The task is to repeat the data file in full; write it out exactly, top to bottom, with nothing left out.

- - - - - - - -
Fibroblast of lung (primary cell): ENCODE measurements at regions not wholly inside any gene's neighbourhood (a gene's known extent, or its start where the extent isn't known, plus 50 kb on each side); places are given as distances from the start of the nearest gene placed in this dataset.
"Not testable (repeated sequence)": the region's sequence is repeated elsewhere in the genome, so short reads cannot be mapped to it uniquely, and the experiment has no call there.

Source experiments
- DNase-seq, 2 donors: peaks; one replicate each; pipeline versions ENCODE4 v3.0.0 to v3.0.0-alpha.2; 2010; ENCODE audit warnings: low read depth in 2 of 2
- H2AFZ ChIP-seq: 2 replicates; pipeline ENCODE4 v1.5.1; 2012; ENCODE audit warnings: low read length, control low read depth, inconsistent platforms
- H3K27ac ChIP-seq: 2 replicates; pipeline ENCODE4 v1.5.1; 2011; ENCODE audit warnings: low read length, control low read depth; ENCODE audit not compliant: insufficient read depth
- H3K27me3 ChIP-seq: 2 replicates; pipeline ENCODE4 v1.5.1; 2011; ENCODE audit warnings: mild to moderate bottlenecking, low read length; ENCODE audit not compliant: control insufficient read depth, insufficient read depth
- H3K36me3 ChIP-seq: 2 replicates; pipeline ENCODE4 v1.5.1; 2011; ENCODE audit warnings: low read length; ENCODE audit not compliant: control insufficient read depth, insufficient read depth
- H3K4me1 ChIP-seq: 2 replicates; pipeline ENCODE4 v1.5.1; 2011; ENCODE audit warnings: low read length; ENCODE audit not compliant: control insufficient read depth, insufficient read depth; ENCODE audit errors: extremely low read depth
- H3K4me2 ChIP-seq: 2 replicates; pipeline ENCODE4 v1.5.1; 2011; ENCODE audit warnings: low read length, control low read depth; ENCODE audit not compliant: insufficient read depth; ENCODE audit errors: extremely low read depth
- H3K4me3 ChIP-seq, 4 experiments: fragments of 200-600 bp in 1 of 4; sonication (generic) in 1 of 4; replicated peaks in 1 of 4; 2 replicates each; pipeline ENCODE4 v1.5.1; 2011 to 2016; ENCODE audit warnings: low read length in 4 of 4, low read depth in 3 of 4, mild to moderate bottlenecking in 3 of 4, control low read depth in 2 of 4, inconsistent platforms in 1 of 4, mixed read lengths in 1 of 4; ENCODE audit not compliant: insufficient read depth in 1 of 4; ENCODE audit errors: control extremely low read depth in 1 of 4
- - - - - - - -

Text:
Fibroblast of lung (primary cell): ENCODE measurements at regions not wholly inside any gene's neighbourhood (a gene's known extent, or its start where the extent isn't known, plus 50 kb on each side); places are given as distances from the start of the nearest gene placed in this dataset.
"Not testable (repeated sequence)": the region's sequence is repeated elsewhere in the genome, so short reads cannot be mapped to it uniquely, and the experiment has no call there.

Source experiments
- DNase-seq, 2 donors: peaks; one replicate each; pipeline versions ENCODE4 v3.0.0 to v3.0.0-alpha.2; 2010; ENCODE audit warnings: low read depth in 2 of 2
- H2AFZ ChIP-seq: 2 replicates; pipeline ENCODE4 v1.5.1; 2012; ENCODE audit warnings: low read length, control low read depth, inconsistent platforms
- H3K27ac ChIP-seq: 2 replicates; pipeline ENCODE4 v1.5.1; 2011; ENCODE audit warnings: low read length, control low read depth; ENCODE audit not compliant: insufficient read depth
- H3K27me3 ChIP-seq: 2 replicates; pipeline ENCODE4 v1.5.1; 2011; ENCODE audit warnings: mild to moderate bottlenecking, low read length; ENCODE audit not compliant: control insufficient read depth, insufficient read depth
- H3K36me3 ChIP-seq: 2 replicates; pipeline ENCODE4 v1.5.1; 2011; ENCODE audit warnings: low read length; ENCODE audit not compliant: control insufficient read depth, insufficient read depth
- H3K4me1 ChIP-seq: 2 replicates; pipeline ENCODE4 v1.5.1; 2011; ENCODE audit warnings: low read length; ENCODE audit not compliant: control insufficient read depth, insufficient read depth; ENCODE audit errors: extremely low read depth
- H3K4me2 ChIP-seq: 2 replicates; pipeline ENCODE4 v1.5.1; 2011; ENCODE audit warnings: low read length, control low read depth; ENCODE audit not compliant: insufficient read depth; ENCODE audit errors: extremely low read depth
- H3K4me3 ChIP-seq, 4 experiments: fragments of 200-600 bp in 1 of 4; sonication (generic) in 1 of 4; replicated peaks in 1 of 4; 2 replicates each; pipeline ENCODE4 v1.5.1; 2011 to 2016; ENCODE audit warnings: low read length in 4 of 4, low read depth in 3 of 4, mild to moderate bottlenecking in 3 of 4, control low read depth in 2 of 4, inconsistent platforms in 1 of 4, mixed read lengths in 1 of 4; ENCODE audit not compliant: insufficient read depth in 1 of 4; ENCODE audit errors: control extremely low read depth in 1 of 4